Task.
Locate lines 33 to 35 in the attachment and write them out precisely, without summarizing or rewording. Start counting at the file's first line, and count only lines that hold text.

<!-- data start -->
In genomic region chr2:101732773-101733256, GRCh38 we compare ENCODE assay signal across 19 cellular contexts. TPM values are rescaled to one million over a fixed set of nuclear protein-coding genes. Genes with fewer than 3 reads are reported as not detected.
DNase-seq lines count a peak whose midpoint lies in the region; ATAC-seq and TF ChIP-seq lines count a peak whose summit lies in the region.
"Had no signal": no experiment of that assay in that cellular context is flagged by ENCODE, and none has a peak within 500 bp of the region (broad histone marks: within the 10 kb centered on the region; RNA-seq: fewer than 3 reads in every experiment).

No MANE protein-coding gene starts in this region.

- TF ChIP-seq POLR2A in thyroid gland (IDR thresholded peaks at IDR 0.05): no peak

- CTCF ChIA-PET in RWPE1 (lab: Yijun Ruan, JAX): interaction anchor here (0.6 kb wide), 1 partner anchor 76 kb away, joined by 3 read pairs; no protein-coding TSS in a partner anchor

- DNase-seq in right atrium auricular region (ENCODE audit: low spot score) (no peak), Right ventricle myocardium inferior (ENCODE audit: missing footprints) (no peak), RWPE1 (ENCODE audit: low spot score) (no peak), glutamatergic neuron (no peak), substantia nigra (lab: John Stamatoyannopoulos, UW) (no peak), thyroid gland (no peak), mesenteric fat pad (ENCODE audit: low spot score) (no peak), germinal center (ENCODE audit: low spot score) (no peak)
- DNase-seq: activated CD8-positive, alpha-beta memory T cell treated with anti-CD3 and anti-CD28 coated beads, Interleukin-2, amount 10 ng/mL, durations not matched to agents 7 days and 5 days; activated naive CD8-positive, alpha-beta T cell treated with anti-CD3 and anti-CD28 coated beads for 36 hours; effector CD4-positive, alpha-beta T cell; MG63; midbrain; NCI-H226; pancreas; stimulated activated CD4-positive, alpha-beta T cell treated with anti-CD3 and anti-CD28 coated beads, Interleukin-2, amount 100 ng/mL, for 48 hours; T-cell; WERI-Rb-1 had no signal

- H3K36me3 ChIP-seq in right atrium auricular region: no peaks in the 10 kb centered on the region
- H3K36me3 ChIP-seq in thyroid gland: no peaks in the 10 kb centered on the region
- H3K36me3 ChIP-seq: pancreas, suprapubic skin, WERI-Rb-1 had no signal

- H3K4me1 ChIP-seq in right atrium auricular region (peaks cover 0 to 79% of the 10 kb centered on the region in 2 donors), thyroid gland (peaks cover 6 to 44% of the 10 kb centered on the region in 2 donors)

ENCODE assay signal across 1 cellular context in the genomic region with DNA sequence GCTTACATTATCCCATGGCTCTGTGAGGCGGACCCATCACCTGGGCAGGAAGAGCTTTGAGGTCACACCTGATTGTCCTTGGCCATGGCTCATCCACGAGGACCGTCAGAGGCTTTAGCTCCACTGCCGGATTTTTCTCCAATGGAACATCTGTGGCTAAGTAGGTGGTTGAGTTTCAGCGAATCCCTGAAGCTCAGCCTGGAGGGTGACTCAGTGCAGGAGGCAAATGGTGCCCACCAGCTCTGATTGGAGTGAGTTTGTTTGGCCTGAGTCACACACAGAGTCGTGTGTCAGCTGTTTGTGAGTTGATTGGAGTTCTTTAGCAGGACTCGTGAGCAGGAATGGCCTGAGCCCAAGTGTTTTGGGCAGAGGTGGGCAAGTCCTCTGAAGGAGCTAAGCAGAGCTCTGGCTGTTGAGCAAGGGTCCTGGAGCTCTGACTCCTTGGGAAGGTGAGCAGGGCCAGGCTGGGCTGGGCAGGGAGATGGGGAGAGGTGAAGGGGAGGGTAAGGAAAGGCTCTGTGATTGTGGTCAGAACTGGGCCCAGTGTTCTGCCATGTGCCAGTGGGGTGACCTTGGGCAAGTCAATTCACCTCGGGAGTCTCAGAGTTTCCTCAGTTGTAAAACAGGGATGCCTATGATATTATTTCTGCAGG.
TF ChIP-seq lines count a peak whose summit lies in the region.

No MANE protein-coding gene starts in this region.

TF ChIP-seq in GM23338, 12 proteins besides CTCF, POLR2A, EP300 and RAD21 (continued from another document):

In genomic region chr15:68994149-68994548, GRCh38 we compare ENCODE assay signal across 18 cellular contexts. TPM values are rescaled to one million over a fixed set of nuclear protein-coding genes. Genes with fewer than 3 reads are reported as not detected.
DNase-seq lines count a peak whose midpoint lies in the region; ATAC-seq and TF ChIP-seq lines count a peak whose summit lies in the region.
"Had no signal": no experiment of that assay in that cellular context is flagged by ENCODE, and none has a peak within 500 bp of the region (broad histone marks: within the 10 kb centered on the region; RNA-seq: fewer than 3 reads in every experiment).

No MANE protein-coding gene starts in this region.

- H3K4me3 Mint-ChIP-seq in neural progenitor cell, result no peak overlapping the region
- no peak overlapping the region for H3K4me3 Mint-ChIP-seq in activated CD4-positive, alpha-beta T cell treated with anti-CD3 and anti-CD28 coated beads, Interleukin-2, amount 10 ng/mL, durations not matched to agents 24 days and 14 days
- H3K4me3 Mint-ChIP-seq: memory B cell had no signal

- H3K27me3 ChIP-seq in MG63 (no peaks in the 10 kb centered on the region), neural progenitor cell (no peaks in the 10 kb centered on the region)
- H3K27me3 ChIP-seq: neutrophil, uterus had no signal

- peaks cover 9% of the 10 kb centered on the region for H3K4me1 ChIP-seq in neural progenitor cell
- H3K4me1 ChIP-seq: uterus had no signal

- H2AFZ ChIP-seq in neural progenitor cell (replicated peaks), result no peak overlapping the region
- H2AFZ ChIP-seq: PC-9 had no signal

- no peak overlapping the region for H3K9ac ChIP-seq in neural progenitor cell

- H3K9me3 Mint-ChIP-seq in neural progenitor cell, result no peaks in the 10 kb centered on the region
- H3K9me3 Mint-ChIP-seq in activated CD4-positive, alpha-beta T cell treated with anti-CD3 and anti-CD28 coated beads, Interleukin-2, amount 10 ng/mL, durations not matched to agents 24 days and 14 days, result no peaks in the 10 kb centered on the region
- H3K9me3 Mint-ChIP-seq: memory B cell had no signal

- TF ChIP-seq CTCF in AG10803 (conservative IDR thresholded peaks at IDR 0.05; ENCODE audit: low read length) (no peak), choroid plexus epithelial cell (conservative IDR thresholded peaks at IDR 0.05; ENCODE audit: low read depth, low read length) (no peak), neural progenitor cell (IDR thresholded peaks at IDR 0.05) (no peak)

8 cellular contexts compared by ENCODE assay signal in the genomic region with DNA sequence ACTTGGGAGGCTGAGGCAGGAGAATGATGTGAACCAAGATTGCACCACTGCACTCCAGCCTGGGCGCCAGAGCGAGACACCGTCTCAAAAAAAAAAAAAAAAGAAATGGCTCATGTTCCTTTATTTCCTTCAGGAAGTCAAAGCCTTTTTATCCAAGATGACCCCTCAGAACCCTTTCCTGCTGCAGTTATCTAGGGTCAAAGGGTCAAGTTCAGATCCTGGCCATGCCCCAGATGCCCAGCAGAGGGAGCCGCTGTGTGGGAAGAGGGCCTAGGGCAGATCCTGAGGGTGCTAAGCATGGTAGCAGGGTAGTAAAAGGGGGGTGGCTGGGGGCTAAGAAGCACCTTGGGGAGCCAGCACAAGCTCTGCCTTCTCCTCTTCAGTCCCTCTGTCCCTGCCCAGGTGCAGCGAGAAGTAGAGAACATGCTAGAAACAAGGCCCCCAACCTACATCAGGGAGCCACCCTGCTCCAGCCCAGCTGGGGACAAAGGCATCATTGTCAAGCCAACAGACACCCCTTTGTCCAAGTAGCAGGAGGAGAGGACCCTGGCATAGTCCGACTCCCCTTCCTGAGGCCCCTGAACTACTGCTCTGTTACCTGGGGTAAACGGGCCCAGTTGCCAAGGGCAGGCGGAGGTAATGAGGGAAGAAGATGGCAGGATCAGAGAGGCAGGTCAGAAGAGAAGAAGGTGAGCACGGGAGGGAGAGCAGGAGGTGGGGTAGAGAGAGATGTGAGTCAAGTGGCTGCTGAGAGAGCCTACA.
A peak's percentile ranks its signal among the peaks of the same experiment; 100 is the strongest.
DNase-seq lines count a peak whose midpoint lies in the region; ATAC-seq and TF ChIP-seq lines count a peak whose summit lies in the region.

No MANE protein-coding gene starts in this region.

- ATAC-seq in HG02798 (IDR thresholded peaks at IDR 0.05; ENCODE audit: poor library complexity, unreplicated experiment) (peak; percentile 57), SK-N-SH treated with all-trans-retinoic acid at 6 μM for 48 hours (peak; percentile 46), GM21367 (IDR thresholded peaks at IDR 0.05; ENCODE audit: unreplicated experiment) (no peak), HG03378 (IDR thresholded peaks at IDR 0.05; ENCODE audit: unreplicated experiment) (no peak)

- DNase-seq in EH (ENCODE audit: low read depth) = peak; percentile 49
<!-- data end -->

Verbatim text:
- H3K9me3 Mint-ChIP-seq: memory B cell had no signal

- TF ChIP-seq CTCF in AG10803 (conservative IDR thresholded peaks at IDR 0.05; ENCODE audit: low read length) (no peak), choroid plexus epithelial cell (conservative IDR thresholded peaks at IDR 0.05; ENCODE audit: low read depth, low read length) (no peak), neural progenitor cell (IDR thresholded peaks at IDR 0.05) (no peak)

8 cellular contexts compared by ENCODE assay signal in the genomic region with DNA sequence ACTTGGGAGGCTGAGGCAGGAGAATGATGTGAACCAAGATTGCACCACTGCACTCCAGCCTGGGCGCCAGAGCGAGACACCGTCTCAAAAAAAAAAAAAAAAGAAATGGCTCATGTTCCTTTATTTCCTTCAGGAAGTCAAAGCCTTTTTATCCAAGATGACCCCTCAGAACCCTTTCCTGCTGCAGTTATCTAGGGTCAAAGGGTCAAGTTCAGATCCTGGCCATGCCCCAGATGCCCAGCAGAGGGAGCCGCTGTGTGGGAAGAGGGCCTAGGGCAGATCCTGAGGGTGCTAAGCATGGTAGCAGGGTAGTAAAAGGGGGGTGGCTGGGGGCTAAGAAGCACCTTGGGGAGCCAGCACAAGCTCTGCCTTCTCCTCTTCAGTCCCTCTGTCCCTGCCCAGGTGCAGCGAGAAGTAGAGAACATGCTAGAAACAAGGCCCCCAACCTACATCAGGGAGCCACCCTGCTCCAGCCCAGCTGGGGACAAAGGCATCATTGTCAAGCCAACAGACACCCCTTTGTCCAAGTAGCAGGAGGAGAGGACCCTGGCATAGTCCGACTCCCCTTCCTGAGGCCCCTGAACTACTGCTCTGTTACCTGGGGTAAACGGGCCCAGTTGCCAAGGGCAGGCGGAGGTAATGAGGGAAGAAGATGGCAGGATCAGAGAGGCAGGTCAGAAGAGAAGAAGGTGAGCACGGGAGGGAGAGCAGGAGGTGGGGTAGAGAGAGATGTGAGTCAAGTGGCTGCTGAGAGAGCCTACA.